Soham detective blasts Madeleine McCann investigation

PUBLISHED: 13:05 22 October 2007 | UPDATED: 12:57 04 May 2010

Madeline McCann has been missing since May 3.

Madeline McCann has been missing since May 3.

By ADAM LAZZARI THE Soham murder detective who caught Ian Huntley has blasted Portugese police for their handling of the Madeline McCann investigation. Retired Det Chief Supt Chris Stevenson, 58, said officers in Praia de Luz are too inexperienced and ill

By ADAM LAZZARI

THE Soham murder detective who caught Ian Huntley has blasted Portuguese police for their handling of the Madeleine McCann investigation.

Retired Det Chief Supt Chris Stevenson, 58, said officers in Praia de Luz are too inexperienced and ill-equipped to deal with the case.

He believes police were too slow off the mark when the four-year-old went missing, on May 3, and that she will probably never be found alive.

Speaking to a national newspaper, Mr Stevenson said: "If you don't immediately realise what you are dealing with, you get caught and make major forensic errors.

"That's what appears to have happened in the Maddie case. This was a child missing from home but they didn't seem to have thought anything suspicious might have happened at first. In Britain we refer to this period immediately after a child vanishes as the 'golden hours.'"

Stevenson, the senior officer in charge of the Soham investigation when Holly Wells and Jessica Chapman , both 10, went missing in 2002, went to Portugal with a team of Britain's top crime experts to analyse the handling of the inquiry.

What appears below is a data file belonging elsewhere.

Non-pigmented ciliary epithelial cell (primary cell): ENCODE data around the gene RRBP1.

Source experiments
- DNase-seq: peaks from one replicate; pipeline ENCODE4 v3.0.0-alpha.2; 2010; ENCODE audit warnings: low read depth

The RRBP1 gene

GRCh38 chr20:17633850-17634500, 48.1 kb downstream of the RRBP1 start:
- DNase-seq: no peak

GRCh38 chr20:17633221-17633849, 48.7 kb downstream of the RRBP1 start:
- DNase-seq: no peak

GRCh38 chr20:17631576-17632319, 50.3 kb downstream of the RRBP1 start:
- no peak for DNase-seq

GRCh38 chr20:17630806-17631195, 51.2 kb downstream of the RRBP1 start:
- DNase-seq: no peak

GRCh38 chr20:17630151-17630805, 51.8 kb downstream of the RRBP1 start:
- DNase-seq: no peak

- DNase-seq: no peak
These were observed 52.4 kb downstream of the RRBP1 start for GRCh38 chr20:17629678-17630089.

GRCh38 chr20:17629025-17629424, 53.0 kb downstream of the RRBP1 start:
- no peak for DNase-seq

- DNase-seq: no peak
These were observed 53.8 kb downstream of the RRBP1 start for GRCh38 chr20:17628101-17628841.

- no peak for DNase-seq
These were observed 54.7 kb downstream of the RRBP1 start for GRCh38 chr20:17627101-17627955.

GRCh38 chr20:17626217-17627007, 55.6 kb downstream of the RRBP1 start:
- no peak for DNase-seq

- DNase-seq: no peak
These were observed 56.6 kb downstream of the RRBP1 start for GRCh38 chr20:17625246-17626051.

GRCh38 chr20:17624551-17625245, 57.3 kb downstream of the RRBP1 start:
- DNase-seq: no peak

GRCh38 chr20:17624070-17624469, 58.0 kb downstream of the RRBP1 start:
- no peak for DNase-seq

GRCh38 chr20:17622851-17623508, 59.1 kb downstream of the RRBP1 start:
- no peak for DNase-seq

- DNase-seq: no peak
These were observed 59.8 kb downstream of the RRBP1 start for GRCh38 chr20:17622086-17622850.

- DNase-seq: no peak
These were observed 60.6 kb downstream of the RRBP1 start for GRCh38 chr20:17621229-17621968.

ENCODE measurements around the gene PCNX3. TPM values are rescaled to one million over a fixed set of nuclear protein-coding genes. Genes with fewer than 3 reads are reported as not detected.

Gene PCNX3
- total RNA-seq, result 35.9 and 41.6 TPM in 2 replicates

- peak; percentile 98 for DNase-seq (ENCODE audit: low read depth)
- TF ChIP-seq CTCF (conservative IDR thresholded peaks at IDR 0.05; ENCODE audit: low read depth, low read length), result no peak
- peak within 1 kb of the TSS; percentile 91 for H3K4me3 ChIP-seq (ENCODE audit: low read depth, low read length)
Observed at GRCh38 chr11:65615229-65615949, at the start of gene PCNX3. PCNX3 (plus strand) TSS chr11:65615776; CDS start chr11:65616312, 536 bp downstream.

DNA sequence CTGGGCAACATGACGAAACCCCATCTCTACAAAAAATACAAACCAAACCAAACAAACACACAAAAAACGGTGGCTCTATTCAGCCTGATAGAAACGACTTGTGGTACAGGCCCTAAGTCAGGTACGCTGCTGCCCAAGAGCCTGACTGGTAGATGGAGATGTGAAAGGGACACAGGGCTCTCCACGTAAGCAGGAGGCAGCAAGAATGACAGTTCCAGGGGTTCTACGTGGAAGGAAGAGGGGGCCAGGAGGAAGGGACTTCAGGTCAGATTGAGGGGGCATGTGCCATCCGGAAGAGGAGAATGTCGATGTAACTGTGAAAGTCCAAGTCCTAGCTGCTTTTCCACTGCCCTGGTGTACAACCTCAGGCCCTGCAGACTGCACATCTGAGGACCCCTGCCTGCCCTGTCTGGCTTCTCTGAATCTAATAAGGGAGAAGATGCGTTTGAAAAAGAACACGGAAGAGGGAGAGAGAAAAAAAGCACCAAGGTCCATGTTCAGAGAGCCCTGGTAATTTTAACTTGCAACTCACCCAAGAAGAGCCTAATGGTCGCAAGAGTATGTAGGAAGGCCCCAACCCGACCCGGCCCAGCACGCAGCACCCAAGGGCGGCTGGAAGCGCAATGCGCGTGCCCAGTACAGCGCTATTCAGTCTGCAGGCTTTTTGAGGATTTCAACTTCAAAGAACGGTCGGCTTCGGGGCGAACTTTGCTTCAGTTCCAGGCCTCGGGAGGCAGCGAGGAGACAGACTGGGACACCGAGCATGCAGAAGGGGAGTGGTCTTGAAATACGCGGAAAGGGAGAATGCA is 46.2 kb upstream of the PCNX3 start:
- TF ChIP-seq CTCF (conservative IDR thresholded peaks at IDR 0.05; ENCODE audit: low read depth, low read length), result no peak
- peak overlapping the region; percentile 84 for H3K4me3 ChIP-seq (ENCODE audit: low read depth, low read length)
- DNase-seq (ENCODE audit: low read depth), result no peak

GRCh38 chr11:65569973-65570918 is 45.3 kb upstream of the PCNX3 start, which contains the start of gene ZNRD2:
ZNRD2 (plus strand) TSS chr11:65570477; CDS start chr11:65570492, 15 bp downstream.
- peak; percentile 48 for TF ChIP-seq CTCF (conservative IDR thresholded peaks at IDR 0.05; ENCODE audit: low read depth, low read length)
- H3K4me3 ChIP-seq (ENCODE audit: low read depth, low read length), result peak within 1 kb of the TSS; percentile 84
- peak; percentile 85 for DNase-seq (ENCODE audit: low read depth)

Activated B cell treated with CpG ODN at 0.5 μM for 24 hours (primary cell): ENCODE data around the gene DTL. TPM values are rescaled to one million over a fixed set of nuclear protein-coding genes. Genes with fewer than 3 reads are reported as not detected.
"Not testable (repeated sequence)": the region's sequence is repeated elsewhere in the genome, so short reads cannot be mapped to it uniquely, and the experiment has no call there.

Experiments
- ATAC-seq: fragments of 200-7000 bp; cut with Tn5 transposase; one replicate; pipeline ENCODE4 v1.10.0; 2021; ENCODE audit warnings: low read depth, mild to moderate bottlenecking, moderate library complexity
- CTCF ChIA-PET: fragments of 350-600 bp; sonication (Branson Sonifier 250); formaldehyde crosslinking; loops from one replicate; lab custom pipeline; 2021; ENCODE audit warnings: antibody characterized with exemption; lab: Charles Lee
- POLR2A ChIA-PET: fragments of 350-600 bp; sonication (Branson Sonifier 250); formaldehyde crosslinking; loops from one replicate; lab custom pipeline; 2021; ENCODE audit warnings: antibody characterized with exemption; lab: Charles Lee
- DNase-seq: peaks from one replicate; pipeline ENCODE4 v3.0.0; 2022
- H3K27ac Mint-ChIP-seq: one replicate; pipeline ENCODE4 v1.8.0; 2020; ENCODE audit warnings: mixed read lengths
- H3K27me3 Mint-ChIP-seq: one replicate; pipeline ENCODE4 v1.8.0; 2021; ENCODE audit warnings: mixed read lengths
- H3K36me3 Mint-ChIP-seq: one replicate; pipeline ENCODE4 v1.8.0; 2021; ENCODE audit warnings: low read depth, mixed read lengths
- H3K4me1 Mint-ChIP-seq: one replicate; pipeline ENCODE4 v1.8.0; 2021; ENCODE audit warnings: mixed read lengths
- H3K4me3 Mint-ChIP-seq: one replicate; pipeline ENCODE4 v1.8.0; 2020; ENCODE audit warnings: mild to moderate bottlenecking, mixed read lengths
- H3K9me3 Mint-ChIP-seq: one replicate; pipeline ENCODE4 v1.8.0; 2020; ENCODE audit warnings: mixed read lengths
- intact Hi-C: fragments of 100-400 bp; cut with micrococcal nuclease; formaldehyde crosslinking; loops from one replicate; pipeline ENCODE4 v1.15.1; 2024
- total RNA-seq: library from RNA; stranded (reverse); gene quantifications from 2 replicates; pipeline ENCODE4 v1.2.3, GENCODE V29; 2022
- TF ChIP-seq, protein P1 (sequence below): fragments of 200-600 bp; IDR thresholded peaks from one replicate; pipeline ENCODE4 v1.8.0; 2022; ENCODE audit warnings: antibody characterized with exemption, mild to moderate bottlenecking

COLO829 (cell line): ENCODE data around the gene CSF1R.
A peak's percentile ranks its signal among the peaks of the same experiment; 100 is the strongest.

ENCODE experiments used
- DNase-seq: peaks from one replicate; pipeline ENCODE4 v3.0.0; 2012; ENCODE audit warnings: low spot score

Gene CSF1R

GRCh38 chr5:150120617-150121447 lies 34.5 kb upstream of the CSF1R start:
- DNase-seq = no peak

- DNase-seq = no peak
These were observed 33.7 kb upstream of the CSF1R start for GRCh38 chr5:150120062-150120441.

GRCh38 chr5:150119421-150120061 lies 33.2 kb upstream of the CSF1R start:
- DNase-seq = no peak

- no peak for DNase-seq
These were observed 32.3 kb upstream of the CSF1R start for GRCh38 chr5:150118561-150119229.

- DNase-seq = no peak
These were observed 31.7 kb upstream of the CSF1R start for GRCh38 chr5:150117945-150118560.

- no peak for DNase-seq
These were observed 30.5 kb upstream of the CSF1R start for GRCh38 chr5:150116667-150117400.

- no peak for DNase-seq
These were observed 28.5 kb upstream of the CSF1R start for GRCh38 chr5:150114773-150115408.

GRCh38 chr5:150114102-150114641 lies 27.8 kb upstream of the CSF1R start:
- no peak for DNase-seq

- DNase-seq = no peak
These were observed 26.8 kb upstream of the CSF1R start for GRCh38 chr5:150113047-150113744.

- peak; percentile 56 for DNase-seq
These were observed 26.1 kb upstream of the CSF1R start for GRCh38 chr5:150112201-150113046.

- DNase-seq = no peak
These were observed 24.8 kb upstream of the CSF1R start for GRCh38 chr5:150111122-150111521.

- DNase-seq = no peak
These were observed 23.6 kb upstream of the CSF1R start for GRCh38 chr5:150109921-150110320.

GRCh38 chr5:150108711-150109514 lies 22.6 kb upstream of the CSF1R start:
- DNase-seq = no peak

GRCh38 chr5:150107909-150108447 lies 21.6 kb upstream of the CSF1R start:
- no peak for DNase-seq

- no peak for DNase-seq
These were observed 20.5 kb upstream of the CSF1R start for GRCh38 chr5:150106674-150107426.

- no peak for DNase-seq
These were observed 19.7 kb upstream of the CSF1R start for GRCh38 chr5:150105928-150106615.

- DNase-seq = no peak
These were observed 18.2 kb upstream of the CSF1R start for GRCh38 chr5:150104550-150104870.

His three-day investigation was broadcast in the Channel 4 documentary, Searching for Madeleine: A Dispatches Special, which was aired last week.

The investigation pointed out:

* That Portuguese police only had two similar cases in the last 15 years and were unwilling to accept advice from the UK.

* Portuguese police are hampered by secrecy laws which forbid them from speaking openly.

* There is a lack of a proper DNA database or sex offenders register.

# There are fundamental errors in the way forensic evidence is gathered and crime scenes are preserved.

In the documentary, Mr Stevenson said: "The intention was never to do a hatchet job on the Portuguese police - but the inescapable conclusion is that they are totally ill-equipped for the job.

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